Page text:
- TD Ameritrade– Best overall for beginners
- Fidelity– Excellent research and education
- Robinhood– Easy to use but no tools
- E*TRADE– A best web-based platform
- Merrill Edge– Great research tools
Process of Stock Trading For Beginners
The following tips will help you begin your journey in stock trading:
1) Open a Demat account:
To enter the stock/share market as a trader or investor, you must open a Demat account or brokerage account. Without a Demat account, you cannot trade in the stock market. The Demat account works like a bank account where you hold money to use for trading. The securities you buy are maintained electronically in the Demat account.
2) Understand stock quotes:
The price of a stock moves based on any news, fundamentals, technical analysis, and so on. By gaining knowledge about these aspects, you can enhance your knowledge of stocks and stock markets. This will help you to figure out the right price to enter or exit a trade.
3) Bids and asks:
A bid price indicates the maximum price you are willing to pay to buy a stock. The asking price is just the opposite. It represents the minimum price at which the seller is willing to sell the stock. To ensure a profitable trade, it is important to decide on the correct bid and ask price.
4) Fundamental and technical knowledge of stock:
Study the fundamental and technical analyses of the stock to plan your trading. Fundamental analysis evaluates security by measuring its intrinsic value. It considers various dynamics, including earnings, expenses, assets, and liabilities. Meanwhile, the technical analysis evaluates the stock based on the stock’s past price and volume chart to predict future potential.
5) Learn to stop the loss:
Volatility is an implicit characteristic of the share market. So, a beginner needs to understand the way of preventing heavy loss. While executing a trade, you need to set a stop-loss price to minimize the loss. Failure to put a stop loss may damage your capital heavily.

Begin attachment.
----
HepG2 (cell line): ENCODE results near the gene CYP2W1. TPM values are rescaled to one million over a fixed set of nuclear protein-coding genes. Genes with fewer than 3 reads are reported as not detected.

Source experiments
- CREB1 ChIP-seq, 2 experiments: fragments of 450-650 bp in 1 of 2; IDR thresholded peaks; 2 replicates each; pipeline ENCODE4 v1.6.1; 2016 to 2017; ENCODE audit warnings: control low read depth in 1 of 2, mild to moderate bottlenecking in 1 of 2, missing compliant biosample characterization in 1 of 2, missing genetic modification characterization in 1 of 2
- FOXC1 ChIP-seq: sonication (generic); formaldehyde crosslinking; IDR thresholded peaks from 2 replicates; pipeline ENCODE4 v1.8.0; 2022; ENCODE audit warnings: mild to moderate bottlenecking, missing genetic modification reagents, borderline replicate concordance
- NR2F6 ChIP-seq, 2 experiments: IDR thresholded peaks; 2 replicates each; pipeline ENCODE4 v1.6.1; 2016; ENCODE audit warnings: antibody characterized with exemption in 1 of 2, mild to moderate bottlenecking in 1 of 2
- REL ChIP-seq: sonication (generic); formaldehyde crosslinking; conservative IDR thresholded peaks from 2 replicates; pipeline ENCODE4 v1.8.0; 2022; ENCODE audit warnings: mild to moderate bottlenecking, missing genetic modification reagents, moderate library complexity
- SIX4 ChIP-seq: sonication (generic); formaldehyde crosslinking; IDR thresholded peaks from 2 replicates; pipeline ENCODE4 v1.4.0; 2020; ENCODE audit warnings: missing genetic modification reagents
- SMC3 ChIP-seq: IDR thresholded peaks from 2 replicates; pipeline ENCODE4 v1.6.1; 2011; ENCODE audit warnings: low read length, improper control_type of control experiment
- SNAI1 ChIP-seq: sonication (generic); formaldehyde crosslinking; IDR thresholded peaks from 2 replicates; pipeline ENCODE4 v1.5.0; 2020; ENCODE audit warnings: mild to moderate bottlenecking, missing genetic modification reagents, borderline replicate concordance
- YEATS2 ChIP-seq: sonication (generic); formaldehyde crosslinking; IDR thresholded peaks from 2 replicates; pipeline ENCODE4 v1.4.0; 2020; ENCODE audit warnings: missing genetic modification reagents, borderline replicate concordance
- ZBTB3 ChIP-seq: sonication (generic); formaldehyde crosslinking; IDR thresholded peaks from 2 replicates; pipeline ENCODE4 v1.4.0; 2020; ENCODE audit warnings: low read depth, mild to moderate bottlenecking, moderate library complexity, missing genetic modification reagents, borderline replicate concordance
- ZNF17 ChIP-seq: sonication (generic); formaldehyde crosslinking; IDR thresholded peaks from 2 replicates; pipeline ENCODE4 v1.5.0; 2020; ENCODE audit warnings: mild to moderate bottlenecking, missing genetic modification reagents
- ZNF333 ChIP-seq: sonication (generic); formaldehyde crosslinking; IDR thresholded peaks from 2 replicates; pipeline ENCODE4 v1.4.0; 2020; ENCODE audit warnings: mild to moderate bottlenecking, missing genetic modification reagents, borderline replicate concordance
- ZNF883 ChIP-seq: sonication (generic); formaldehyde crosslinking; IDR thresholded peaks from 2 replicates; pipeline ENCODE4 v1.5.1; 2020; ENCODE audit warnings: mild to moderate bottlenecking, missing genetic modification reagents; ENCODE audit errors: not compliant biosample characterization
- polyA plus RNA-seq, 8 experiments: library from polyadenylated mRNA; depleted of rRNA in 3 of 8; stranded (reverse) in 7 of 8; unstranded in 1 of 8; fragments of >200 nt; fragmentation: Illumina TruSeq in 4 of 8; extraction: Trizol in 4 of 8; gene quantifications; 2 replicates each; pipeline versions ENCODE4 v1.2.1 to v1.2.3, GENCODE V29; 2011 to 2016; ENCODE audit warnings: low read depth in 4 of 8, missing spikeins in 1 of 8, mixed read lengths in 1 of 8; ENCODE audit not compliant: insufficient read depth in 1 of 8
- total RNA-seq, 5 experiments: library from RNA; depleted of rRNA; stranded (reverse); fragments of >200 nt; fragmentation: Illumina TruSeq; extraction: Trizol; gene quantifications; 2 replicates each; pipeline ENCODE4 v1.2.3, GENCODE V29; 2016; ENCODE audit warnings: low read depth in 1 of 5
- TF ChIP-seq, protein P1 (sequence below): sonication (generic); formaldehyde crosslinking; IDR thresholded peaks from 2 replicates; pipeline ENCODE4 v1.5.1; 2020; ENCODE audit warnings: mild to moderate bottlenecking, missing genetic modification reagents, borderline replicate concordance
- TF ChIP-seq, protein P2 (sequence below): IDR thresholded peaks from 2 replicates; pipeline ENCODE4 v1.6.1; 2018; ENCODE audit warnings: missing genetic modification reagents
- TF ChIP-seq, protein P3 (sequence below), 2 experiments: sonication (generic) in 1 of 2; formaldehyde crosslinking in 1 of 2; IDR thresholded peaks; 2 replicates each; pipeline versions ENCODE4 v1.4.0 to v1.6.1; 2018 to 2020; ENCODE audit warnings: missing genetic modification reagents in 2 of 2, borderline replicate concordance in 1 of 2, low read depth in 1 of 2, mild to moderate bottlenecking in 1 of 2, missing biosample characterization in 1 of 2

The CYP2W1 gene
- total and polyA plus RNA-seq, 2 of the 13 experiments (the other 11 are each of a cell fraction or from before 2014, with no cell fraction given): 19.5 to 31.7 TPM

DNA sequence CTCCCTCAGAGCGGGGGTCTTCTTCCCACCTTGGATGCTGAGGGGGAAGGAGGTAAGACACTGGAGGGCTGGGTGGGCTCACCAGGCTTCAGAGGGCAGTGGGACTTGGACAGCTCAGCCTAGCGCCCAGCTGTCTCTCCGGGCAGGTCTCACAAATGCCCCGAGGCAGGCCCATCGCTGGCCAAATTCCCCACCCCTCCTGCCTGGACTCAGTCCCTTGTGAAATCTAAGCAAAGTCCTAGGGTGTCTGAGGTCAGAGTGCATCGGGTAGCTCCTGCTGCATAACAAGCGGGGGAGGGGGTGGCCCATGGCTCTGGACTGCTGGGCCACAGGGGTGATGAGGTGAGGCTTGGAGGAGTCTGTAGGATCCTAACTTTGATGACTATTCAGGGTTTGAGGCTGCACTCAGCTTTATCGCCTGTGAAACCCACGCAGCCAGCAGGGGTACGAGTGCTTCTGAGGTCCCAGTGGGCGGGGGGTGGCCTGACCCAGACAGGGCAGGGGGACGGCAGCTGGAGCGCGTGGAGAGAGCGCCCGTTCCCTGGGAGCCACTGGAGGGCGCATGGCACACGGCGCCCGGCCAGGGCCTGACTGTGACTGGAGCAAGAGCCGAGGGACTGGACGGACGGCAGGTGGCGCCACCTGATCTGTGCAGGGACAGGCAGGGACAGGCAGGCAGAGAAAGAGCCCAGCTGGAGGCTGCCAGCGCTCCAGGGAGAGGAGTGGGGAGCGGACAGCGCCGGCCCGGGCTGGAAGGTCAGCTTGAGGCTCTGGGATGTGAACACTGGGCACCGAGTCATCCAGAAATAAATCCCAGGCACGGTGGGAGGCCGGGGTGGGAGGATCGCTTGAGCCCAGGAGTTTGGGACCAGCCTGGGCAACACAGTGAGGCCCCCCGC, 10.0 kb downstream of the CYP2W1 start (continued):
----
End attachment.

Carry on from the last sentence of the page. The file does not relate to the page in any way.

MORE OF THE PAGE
6) Ask an expert:
The share market is unpredictable. Nobody can predict a stock price accurately. But taking advice from an expert helps beginners make the right trading decision. It guides you to make the right choice.
7) Start with safer stocks:
A big capital loss, in the beginning, may bring your confidence down. A wise choice is to start with the less volatile stocks. That may give you a slow start. But those stocks are more likely to sustain a good performance even in adverse conditions.
How Does Stock Market Trading Work?
The workings of a system that can accommodate the trading of one billion shares in a single day are a mystery to most people. No doubt, our financial markets are marvels of technological efficiency.
You don’t need to know all of the technical details of buying and selling stocks, but having a basic understanding of how the markets work is important for an investor.
The concept behind how the stock market trading works is pretty simple. Operating like an auction house, the stock market enables buyers and sellers to negotiate prices and make trades.
The stock market works through a network of exchanges — you may have heard of the New York Stock Exchange or the Nasdaq. Companies list shares of their stock on an exchange through a process called an initial public offering or IPO. Investors purchase those shares, which allow the company to raise money to grow its business. Investors can then buy and sell these stocks among themselves, and the exchange tracks the supply and demand of each listed stock.
That supply and demand help determine the price for each security or the levels at which stock market participants — investors and traders — are willing to buy or sell.